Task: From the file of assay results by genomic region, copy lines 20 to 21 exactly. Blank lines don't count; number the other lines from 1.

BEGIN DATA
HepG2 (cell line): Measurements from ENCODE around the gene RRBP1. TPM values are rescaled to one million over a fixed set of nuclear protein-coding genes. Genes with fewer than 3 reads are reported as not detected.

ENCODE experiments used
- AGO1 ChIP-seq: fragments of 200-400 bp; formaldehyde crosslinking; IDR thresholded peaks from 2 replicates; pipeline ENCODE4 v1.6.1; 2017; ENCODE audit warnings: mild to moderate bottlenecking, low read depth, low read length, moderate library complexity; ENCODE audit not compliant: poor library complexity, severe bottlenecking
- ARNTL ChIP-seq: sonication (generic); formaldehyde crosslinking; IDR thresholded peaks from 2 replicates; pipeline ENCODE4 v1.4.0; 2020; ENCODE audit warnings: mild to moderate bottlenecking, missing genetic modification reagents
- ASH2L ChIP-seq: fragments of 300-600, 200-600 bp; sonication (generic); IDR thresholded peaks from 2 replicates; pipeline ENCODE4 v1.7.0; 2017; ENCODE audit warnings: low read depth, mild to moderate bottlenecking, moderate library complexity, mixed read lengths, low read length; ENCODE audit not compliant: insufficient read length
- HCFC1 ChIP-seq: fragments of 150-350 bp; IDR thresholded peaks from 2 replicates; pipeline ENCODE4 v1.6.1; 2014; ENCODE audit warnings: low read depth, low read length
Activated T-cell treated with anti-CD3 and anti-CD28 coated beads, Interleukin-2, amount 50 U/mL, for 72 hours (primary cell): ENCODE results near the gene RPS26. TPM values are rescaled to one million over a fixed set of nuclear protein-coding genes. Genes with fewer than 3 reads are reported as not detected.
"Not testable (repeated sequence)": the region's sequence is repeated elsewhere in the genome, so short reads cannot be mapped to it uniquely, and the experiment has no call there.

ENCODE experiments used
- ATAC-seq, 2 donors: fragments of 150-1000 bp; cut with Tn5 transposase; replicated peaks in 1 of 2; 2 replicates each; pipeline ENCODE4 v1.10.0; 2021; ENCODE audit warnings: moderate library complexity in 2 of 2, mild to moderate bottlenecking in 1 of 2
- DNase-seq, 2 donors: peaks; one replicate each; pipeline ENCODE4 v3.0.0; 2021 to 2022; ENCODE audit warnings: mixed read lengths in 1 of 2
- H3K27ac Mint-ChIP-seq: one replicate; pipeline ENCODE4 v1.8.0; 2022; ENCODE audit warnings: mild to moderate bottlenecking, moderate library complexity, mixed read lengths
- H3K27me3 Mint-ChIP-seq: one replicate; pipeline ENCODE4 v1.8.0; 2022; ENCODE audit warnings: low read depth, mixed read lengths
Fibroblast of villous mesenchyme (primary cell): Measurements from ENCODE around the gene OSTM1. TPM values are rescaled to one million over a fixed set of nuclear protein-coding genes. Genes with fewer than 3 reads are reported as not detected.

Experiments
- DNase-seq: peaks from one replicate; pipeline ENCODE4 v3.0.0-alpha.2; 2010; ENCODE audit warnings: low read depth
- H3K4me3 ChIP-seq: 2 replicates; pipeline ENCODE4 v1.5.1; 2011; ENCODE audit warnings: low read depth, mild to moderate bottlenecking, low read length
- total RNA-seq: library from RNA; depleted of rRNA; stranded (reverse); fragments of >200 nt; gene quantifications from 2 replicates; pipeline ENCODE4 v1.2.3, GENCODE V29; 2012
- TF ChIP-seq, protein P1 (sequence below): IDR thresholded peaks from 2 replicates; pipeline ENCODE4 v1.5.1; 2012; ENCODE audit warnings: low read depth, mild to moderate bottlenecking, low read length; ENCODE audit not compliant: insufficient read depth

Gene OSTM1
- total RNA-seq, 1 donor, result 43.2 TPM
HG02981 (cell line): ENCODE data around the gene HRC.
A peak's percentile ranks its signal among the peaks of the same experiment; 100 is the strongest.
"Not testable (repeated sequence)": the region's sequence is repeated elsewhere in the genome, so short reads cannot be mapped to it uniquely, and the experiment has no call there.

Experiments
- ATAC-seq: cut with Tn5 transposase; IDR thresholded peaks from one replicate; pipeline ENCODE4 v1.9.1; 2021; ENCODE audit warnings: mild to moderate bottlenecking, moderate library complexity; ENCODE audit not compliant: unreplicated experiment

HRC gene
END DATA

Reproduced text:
Gene OSTM1
- total RNA-seq, 1 donor, result 43.2 TPM